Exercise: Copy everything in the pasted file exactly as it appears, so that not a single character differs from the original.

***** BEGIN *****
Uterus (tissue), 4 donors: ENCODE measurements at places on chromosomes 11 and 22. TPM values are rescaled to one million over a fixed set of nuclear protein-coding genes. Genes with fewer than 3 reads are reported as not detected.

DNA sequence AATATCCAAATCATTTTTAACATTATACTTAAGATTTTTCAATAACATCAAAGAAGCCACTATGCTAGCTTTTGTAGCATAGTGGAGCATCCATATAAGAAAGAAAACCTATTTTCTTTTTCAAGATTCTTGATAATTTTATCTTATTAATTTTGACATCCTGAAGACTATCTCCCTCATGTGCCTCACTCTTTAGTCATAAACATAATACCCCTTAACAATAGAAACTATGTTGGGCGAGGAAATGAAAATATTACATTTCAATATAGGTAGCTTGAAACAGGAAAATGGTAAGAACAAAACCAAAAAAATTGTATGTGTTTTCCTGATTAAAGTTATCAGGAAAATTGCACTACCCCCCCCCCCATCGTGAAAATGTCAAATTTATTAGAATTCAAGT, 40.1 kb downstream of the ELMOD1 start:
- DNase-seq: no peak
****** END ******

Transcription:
Uterus (tissue), 4 donors: ENCODE measurements at places on chromosomes 11 and 22. TPM values are rescaled to one million over a fixed set of nuclear protein-coding genes. Genes with fewer than 3 reads are reported as not detected.

DNA sequence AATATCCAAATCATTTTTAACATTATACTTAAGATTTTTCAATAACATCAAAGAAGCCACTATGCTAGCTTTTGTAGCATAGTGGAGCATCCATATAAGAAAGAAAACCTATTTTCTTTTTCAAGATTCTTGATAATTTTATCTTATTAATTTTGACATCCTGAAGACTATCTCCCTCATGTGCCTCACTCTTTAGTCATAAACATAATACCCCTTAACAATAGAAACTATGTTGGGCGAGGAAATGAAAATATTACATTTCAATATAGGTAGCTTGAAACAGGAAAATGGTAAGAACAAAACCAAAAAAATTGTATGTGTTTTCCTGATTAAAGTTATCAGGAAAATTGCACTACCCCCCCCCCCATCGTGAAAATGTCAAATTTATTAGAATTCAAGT, 40.1 kb downstream of the ELMOD1 start:
- DNase-seq: no peak